Generational Differences in Work Values: Leisure and Extrinsic Values Increasing, Social and Intrinsic Values Decreasing
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Jean M. Twenge (San Diego State University) et al.
Journal of Management, vol. 36, no. 5
The generation gap could pose something of a challenge for employers. As the baby boomer generation eases into retirement age, companies are faced with the prospect of recruiting and retaining younger employees to replace an estimated 75 million departing older workers. Companies will have to understand the changing work values of the younger generation, which has been characterized in numerous media reports as being altruistic or focused on the social benefits of the activities in which they get involved. Indeed, many companies have tried to attract young workers by emphasizing their organization’s commitment to the environment or by introducing extensive charitable programs that offer paid time for community service.
Yet this study found that members of earlier generations sought socially meaningful and personally fulfilling jobs with the potential for lasting relationships more than their younger counterparts. In fact, because of persistent company downsizing in recent years, young workers place little value on teamwork and company loyalty and see their jobs as merely a means to make a living; they like their leisure time, want more vacations, and don’t want to be under a lot of pressure at work, according to this study.
The researchers used surveys of more than 15,000 American high school seniors conducted by the University of Michigan in 1976, 1991, and 2006 on a wide range of job-related attitudes. Because the study measured three different groups at the same stage in their lives — at an age when work values are generally fully formed, according to prior studies — the researchers were able to isolate generational differences in job attitudes that had nothing to do with respondents’ demographics, such as age or work experiences. The samples covered baby boomers (born between 1946 and 1964), Gen X (born in the late 1960s and 1970s), and Generation Me (born in the 1980s and ’90s, also known as millennials or Gen Y). The study found that the desire for leisure time has steadily increased over the three generations. And although millennials view work as less central to their lives, they also crave large salaries and high-status positions (although not to the extent that Gen Xers do). As for the meaning of work, 34 percent of millennials concurred that jobs are “just [for] making a living,” whereas only 23 percent of boomers held this belief.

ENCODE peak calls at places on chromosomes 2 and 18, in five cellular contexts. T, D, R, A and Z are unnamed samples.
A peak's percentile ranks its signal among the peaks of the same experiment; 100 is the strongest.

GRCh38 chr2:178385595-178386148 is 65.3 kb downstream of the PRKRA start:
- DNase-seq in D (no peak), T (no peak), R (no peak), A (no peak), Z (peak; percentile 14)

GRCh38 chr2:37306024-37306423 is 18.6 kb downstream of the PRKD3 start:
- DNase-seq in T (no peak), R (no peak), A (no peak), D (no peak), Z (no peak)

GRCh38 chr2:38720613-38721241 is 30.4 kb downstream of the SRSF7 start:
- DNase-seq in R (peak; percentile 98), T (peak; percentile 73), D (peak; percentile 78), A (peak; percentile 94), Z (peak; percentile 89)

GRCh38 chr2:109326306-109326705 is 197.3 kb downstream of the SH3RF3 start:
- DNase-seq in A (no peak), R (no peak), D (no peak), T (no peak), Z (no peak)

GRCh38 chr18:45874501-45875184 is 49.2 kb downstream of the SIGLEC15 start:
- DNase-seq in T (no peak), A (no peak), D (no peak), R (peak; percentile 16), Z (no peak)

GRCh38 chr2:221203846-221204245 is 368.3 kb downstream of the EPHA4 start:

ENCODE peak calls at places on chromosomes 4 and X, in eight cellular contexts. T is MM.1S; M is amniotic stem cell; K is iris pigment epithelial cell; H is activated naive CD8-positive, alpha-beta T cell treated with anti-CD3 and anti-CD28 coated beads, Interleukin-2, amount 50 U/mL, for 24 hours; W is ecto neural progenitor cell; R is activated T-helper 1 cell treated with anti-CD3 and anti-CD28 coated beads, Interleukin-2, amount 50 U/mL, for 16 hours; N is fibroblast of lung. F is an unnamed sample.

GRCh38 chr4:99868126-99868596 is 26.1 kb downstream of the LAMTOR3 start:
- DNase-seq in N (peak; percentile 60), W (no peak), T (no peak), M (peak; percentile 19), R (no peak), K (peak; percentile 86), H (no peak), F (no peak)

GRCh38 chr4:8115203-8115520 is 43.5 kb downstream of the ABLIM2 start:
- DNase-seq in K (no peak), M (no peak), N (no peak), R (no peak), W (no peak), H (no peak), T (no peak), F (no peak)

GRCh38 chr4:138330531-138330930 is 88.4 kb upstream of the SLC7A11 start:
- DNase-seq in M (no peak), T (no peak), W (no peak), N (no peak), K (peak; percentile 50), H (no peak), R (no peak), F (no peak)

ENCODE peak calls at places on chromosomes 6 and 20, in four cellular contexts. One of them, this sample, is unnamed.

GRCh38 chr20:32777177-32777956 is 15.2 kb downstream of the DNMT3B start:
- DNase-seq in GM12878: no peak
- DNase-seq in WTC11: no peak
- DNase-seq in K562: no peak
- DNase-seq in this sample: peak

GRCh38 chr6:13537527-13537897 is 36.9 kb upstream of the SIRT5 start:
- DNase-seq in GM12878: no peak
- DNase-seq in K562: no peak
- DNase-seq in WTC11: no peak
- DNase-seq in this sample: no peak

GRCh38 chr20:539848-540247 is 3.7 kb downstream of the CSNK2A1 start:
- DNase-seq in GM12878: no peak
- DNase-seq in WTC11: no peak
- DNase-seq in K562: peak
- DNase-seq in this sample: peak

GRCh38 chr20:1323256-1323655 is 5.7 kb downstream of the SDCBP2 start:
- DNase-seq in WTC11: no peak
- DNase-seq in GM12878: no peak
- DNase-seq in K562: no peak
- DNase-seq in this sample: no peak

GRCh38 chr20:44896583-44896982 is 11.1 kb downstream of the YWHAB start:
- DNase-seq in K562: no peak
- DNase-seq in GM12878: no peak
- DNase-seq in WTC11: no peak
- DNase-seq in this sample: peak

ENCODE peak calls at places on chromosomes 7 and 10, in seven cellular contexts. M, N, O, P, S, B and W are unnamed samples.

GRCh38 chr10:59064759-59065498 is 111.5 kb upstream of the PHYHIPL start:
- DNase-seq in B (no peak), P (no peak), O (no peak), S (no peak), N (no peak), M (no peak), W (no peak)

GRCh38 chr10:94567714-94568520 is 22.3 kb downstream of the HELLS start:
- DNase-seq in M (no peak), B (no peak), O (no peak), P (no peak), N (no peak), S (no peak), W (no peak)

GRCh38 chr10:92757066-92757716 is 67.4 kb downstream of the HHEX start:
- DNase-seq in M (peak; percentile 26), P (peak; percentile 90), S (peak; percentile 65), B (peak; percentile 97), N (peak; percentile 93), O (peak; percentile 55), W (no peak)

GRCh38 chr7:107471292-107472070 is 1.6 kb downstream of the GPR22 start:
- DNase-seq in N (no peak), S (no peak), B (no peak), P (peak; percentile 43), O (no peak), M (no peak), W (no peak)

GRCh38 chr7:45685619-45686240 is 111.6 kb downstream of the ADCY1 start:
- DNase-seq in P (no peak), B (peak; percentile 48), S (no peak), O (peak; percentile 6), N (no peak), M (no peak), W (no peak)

As work comes to occupy an ever more peripheral role in employees’ lives, the study points to several implications for companies. When conditions are right, managers should consider granting increased time off for employees, which can also be beneficial for companies during recession periods. Several leading companies have recently acted to incorporate leisure elements into the work schedule, likely as a sop to their younger workers and to encourage employee retention: Google offers on-site laundry and massages, eBay has meditation rooms, and the accounting firm KPMG offers its employees five weeks of paid time off in their first year. In addition, high-stress firms with leaders or founders from the boomer generation could face a difficult task in integrating the more casual attitudes that their younger employees have toward their jobs into the organization’s go-getter culture. Numerous studies have shown that when the work values of new employees and company leaders diverge, new employees can become negative and undermine the firm’s performance, increasing the likelihood of costly and inefficient turnover.
As baby boomers move into retirement, companies will have to consider ways to attract and retain a new generation of workers who value leisure time more but have less appetite for hard work and career paths that help others.